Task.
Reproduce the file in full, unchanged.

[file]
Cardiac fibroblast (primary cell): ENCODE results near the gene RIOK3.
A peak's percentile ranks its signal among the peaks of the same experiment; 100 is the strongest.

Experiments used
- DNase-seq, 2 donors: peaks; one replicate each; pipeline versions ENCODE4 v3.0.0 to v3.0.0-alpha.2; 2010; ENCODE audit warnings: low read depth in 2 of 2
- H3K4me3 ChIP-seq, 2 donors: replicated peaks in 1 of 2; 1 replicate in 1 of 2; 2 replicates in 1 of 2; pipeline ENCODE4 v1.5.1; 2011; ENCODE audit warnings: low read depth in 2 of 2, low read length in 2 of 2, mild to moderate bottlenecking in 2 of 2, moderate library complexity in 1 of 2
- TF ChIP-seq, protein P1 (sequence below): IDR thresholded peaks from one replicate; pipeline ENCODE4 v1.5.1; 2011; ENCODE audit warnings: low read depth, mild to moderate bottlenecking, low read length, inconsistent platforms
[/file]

Cardiac fibroblast (primary cell): ENCODE results near the gene RIOK3.
A peak's percentile ranks its signal among the peaks of the same experiment; 100 is the strongest.

Experiments used
- DNase-seq, 2 donors: peaks; one replicate each; pipeline versions ENCODE4 v3.0.0 to v3.0.0-alpha.2; 2010; ENCODE audit warnings: low read depth in 2 of 2
- H3K4me3 ChIP-seq, 2 donors: replicated peaks in 1 of 2; 1 replicate in 1 of 2; 2 replicates in 1 of 2; pipeline ENCODE4 v1.5.1; 2011; ENCODE audit warnings: low read depth in 2 of 2, low read length in 2 of 2, mild to moderate bottlenecking in 2 of 2, moderate library complexity in 1 of 2
- TF ChIP-seq, protein P1 (sequence below): IDR thresholded peaks from one replicate; pipeline ENCODE4 v1.5.1; 2011; ENCODE audit warnings: low read depth, mild to moderate bottlenecking, low read length, inconsistent platforms